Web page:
Genes, Trade, and Regulation: The Seeds of Conflict in Food Biotechnology

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Genes, Trade, and Regulation: The Seeds of Conflict in Food Biotechnology

By Thomas Bernauer
Princeton University Press, 2003
224 pp. $39.50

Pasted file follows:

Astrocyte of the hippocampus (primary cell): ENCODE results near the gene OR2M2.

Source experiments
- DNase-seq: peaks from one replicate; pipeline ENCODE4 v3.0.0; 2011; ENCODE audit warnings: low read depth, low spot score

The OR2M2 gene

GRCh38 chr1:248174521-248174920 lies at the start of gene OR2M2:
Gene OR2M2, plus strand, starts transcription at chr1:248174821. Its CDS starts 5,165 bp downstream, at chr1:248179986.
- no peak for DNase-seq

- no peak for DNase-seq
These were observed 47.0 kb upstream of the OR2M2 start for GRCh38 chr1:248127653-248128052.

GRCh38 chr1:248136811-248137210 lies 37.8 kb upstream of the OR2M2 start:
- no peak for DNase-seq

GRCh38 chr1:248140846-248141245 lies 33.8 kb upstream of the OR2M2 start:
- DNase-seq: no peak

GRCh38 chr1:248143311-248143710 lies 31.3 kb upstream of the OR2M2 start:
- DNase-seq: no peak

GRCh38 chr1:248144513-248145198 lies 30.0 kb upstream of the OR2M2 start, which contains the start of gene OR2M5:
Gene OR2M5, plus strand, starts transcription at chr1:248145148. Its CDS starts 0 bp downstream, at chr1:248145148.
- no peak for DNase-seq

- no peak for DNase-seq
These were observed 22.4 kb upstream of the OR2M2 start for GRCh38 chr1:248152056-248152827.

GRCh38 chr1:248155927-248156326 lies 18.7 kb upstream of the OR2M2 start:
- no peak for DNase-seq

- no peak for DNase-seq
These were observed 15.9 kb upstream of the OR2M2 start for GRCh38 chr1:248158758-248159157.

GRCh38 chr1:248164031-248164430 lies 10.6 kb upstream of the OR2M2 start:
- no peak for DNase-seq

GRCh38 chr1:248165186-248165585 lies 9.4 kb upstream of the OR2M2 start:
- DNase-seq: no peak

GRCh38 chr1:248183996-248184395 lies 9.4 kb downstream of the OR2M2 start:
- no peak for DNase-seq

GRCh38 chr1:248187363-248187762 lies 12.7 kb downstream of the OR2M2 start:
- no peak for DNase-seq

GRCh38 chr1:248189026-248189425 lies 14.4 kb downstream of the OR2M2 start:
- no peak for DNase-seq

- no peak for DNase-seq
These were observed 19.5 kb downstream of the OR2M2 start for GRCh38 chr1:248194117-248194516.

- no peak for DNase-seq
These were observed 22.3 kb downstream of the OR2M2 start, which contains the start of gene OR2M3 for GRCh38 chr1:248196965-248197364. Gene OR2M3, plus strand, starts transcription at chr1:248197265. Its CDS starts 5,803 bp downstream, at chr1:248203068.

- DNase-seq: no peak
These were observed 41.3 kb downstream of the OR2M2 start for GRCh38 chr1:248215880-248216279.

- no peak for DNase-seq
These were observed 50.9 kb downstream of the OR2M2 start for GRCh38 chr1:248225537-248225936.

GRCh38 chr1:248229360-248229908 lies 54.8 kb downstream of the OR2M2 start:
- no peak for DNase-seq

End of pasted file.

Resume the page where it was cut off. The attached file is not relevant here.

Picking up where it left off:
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The past decade has witnessed a growing transatlantic conflict over genetically modified (GM) crops. Great advances in microbiology have opened the way for revolutionary improvements in agricultural productivity and in reduced use of pesticides and herbicides. But many people, especially in Europe, fear genetic modification -- despite the fact that they have been eating products genetically modified through selective breeding all their lives. Bernauer, a political scientist based in Zurich, does not take a position on whether GM foods are, on balance, good or bad. He is concerned instead with the political dynamics of the current U.S.-EU impasse on GM products, stemming from disagreement over their health and environmental impacts, and with the deleterious effects that this impasse will have on consumer confidence in GM foods, on the world trading system (especially the World Trade Organization), and on developing countries, which have the potential to benefit most from GM crops. After a thorough exploration of this ongoing controversy, Bernauer proposes a course of action, aimed at political compromise, to break the impasse.